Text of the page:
Published April 26, 2013
Keller received the award — given to only one master’s graduate annually — for research that provides insights into processes that drive cell differentiation in the brain. Her work represents a new approach to understanding multiple sclerosis (MS), an incurable and often fatal disease.
The results of Keller’s research may contribute to future efforts to ameliorate or reverse MS and other demyelinating diseases.
Her thesis investigates whether myelin-producing cells could be induced to regenerate myelin for demyelinated axons. She focused on identifying factors that drive the differentiation of stem cells to the oligodendrocyte lineage.
Oligodendrocytes are cells involved in producing myelin, which insulates nerve cells. In demyelinating disorders like MS, normal nerve function is lost.
Keller, who is currently in the doctor of pharmacy (PharmD) program in the School of Pharmacy and Pharmaceutical Sciences, says the faculty guidance she received as an undergraduate was instrumental in her decision to pursue a master’s degree.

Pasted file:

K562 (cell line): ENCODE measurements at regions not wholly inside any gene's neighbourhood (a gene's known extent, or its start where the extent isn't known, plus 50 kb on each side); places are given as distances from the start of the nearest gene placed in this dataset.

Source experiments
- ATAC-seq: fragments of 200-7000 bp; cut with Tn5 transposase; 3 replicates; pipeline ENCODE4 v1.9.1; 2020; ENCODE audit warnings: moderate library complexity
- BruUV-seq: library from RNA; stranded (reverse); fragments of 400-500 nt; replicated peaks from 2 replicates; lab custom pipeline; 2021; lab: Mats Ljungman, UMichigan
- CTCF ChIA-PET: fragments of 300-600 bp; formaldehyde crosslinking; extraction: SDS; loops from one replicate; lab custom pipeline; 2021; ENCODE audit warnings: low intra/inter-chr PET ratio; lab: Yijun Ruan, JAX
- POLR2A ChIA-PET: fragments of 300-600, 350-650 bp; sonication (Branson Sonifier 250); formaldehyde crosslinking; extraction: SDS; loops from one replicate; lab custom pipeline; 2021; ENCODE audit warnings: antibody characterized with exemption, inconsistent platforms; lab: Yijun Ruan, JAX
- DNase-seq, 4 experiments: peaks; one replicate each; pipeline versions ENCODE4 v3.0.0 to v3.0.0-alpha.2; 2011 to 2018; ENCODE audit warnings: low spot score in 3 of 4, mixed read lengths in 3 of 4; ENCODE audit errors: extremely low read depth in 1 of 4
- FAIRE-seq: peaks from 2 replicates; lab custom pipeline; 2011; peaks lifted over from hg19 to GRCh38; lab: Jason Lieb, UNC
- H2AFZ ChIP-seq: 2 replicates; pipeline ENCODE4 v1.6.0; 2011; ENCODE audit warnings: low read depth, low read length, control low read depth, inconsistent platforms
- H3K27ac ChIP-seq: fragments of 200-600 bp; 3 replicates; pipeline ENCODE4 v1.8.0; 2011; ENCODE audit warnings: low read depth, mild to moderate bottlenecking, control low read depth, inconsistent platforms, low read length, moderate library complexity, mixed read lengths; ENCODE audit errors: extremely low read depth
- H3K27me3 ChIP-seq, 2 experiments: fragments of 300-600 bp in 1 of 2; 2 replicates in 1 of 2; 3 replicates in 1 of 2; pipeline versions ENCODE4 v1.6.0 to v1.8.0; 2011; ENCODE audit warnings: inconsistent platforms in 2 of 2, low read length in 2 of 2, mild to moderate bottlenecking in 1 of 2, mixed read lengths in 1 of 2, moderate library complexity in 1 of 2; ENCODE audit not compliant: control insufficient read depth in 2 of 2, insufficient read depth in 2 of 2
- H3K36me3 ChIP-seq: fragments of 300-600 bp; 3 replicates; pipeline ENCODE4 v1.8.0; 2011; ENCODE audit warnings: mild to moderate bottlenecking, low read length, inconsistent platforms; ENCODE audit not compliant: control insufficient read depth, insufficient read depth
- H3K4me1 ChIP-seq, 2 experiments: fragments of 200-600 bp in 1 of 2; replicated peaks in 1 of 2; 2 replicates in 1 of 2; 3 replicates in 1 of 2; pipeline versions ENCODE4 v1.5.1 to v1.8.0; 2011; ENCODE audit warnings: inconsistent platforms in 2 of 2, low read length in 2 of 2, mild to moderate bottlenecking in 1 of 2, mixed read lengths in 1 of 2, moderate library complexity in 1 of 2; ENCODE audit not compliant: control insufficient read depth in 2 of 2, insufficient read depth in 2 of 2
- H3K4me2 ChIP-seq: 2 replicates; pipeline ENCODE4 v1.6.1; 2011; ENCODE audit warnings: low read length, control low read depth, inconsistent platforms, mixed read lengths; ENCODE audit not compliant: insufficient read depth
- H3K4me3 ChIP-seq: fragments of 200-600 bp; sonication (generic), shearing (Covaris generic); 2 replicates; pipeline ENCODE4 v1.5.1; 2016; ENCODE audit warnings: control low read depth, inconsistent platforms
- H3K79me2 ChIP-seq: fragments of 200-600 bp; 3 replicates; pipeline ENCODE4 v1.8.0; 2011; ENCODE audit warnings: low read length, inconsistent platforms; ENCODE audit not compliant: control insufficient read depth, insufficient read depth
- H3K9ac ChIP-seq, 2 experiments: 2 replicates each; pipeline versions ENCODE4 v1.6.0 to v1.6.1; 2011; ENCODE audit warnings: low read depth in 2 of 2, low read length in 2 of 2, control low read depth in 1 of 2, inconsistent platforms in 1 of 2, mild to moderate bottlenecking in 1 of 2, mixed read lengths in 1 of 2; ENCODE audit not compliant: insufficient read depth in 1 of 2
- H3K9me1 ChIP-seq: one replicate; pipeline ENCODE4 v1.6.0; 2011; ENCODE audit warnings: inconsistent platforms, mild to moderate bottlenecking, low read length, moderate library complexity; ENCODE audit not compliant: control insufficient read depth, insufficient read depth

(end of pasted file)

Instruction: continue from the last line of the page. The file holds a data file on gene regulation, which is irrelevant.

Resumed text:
Fraser J. Sim, PhD, assistant professor of pharmacology and toxicology, was Keller’s primary mentor. She credits Sim for teaching her to think like a researcher and feels lucky to have experimented in the only lab at UB that works on primary human neural stem cells.
“Dr. Sim constantly encouraged me to reach higher and motivated me to work harder, and because of that I produced highly successful results in my research,” says Keller, adding that the research for her thesis will help her publish two future articles.
Keller was a student of the pharmacology and toxicology BS/MS Dual Degree Program, which helps scholars jump-start their careers by combining a bachelor’s degree with a master’s degree.
Keller’s thesis committee was comprised of faculty from the medical school and the pharmacy school.
“It was great to bounce ideas off of them and hear their constructive criticism. It was also an opportunity for the pharmacology department to collaborate with the pharmacy department,” she says.
One of Keller’s committee members, Murali Ramanathan, PhD, professor of pharmaceutical sciences, is a researcher she now works with in her PharmD program. “I am glad that I cultivated a relationship with him early on in my academic career,” Keller notes.
The NAGS is one of four regional affiliates of the Council of Graduate Schools. It draws institutional membership from 12 states and six Canadian provinces.
Keller accepted the award at the organization’s annual meeting on Friday, April 12, in New Brunswick, NJ.